Social Aspects of Drug Use in Djibouti: The Case of the Leaf of Allah
AbstractIn Djibouti the chewing of qat leaves is a widespread habit of the male population that has a profound socio-cultural importance, credited with fostering amity and building social relationships. This paper uses a sample of Djiboutian male adult household heads to test for the presence of peer effects in qat consumption choices in the context of the African society of Djibouti. We use multiple empirical strategies to assess the importance of peer effects in qat consumption. The results contribute to provide some suggestive evidence about the importance of social determinants in qat use. Copyright 2009 The author 2009. Published by Oxford University Press on behalf of the Centre for the Study of African Economies. All rights reserved. For permissions, please email: email@example.com, Oxford University Press.
Download InfoIf you experience problems downloading a file, check if you have the proper application to view it first. In case of further problems read the IDEAS help page. Note that these files are not on the IDEAS site. Please be patient as the files may be large.
As the access to this document is restricted, you may want to look for a different version under "Related research" (further below) or search for a different version of it.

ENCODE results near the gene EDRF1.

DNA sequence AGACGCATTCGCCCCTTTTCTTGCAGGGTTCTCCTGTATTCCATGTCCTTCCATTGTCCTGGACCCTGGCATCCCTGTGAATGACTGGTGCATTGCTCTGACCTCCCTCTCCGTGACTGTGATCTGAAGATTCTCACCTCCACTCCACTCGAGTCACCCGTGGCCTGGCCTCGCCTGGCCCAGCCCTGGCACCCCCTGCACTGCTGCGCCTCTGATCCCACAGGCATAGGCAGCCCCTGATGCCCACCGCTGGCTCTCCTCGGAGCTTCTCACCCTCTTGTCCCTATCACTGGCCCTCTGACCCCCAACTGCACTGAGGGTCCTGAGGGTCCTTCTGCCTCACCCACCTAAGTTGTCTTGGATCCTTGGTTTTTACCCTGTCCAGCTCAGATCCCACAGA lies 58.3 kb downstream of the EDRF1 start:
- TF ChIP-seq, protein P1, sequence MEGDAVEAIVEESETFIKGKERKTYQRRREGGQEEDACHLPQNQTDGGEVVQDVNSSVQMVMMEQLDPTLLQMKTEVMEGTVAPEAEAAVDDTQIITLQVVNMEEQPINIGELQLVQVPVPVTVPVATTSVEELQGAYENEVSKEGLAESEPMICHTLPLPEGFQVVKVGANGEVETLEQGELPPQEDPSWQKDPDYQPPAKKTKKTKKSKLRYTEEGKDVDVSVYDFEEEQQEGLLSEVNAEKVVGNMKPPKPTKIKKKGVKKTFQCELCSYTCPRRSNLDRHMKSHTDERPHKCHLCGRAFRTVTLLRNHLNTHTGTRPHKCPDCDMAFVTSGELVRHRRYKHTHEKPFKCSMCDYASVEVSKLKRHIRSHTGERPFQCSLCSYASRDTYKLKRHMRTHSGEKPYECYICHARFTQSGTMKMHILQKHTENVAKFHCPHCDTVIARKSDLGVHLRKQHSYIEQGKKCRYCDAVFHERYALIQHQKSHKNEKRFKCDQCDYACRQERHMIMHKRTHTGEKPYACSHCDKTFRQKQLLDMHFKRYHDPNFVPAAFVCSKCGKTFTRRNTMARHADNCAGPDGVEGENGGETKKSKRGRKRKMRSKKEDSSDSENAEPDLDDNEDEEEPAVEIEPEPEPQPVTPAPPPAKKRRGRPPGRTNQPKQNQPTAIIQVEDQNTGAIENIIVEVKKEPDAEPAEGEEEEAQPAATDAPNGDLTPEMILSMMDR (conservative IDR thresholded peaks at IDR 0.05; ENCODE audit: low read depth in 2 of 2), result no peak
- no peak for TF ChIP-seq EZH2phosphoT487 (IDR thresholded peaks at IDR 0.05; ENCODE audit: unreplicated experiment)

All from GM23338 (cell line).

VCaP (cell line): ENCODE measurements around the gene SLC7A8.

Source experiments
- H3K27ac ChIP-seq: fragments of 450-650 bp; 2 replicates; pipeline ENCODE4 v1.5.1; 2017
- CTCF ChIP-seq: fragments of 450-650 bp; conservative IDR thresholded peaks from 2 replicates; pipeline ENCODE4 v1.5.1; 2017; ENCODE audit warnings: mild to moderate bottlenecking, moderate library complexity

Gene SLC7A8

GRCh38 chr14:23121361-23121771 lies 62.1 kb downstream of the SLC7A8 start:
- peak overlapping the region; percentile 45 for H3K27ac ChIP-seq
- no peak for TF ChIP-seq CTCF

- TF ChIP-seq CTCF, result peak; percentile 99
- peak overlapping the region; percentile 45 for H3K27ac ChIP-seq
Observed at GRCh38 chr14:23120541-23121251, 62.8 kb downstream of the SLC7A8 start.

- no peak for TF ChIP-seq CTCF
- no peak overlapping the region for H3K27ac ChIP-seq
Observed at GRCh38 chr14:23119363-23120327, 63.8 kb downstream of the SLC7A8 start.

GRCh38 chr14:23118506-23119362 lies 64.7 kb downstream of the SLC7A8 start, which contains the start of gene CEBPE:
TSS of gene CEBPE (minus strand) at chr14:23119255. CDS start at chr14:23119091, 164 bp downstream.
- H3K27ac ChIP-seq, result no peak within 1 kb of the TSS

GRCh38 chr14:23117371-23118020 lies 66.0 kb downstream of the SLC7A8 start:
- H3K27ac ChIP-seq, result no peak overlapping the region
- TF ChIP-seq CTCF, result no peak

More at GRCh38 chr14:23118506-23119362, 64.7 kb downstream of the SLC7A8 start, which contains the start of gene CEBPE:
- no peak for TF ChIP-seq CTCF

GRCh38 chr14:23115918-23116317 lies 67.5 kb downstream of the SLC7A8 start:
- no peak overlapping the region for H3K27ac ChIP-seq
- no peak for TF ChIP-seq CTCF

Bibliographic InfoArticle provided by Centre for the Study of African Economies (CSAE) in its journal Journal of African Economies.
Volume (Year): 18 (2009)
Issue (Month): 4 (August)
Contact details of provider:
Postal: Oxford University Press, Great Clarendon Street, Oxford OX2 6DP, UK
Phone: +44-(0)1865 271084
Fax: 01865 267 985
Web page: http://www.jae.oupjournals.org/
More information through EDIRC
You can help add them by filling out this form.
reading list or among the top items on IDEAS.Access and download statisticsgeneral information about how to correct material in RePEc.
For technical questions regarding this item, or to correct its authors, title, abstract, bibliographic or download information, contact: (Oxford University Press) or (Christopher F. Baum).
If references are entirely missing, you can add them using this form.